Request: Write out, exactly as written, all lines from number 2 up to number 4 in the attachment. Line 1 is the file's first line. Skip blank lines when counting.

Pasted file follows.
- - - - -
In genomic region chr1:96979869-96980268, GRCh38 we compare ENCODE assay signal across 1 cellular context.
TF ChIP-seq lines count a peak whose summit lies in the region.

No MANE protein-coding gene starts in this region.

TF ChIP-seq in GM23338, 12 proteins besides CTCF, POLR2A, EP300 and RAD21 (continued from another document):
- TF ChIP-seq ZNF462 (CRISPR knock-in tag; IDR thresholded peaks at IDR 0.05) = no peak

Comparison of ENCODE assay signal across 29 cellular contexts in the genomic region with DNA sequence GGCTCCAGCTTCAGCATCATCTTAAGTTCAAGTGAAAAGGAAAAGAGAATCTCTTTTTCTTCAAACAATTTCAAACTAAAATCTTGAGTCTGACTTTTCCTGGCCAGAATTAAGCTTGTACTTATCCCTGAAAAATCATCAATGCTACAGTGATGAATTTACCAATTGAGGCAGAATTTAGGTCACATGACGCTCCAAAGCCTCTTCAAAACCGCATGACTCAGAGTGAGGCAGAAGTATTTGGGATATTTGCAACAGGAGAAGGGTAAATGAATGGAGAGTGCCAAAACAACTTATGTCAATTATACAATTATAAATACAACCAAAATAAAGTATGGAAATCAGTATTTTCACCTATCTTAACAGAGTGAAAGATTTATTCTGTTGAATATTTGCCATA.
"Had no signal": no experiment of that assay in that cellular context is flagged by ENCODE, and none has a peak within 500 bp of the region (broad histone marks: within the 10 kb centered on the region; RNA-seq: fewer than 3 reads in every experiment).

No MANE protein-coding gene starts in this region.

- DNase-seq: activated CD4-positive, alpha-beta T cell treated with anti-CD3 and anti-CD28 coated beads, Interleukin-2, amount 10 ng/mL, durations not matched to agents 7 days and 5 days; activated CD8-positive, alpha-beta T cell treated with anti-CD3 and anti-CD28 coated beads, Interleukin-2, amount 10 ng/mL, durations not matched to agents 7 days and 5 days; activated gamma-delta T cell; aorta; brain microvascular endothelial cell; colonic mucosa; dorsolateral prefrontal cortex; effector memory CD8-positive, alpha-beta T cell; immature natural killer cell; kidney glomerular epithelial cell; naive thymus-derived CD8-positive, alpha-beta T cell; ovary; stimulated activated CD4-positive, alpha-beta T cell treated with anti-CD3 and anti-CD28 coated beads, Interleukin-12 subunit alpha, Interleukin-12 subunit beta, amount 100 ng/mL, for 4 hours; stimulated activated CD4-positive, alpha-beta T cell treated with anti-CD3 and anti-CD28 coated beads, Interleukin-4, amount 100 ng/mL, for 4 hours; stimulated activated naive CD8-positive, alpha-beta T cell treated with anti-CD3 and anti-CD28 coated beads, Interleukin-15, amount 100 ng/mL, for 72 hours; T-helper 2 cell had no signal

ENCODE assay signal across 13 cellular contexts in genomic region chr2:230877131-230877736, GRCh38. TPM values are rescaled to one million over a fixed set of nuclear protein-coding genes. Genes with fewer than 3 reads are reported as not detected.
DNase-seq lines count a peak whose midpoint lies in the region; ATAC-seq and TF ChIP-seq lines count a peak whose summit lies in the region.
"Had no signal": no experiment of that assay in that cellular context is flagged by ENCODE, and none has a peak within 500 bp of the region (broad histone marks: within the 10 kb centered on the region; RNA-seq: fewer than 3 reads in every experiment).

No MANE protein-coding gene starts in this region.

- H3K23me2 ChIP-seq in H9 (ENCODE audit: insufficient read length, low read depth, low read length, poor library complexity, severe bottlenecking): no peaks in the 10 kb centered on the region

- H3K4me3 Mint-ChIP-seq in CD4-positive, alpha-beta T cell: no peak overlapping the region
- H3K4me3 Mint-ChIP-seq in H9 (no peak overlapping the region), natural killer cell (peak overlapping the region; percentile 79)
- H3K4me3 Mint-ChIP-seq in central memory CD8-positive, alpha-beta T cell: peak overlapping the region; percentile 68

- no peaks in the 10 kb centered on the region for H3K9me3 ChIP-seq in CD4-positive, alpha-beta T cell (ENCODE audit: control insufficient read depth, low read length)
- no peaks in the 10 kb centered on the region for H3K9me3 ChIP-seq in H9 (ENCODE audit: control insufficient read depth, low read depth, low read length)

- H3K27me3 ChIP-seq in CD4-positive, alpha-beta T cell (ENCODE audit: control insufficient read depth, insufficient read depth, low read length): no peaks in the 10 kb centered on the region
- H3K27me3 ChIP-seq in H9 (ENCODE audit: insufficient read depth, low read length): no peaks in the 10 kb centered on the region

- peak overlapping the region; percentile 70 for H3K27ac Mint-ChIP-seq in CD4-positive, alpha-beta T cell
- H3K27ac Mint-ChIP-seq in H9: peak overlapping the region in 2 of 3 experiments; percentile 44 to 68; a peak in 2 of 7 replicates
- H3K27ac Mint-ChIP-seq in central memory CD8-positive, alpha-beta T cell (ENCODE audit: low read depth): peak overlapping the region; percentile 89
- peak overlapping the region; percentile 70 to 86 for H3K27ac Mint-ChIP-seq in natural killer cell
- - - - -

TF ChIP-seq lines count a peak whose summit lies in the region.

No MANE protein-coding gene starts in this region.

TF ChIP-seq in GM23338, 12 proteins besides CTCF, POLR2A, EP300 and RAD21 (continued from another document):